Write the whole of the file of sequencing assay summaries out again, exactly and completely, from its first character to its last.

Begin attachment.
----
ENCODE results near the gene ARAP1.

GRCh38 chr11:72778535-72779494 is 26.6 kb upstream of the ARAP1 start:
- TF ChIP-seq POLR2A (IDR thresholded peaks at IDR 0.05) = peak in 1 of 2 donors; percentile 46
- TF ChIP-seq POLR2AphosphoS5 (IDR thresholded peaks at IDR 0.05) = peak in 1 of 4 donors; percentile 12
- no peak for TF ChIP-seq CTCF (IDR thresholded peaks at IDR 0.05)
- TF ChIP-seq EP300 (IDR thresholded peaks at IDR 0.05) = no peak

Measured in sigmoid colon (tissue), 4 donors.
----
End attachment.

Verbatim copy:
ENCODE results near the gene ARAP1.

GRCh38 chr11:72778535-72779494 is 26.6 kb upstream of the ARAP1 start:
- TF ChIP-seq POLR2A (IDR thresholded peaks at IDR 0.05) = peak in 1 of 2 donors; percentile 46
- TF ChIP-seq POLR2AphosphoS5 (IDR thresholded peaks at IDR 0.05) = peak in 1 of 4 donors; percentile 12
- no peak for TF ChIP-seq CTCF (IDR thresholded peaks at IDR 0.05)
- TF ChIP-seq EP300 (IDR thresholded peaks at IDR 0.05) = no peak

Measured in sigmoid colon (tissue), 4 donors.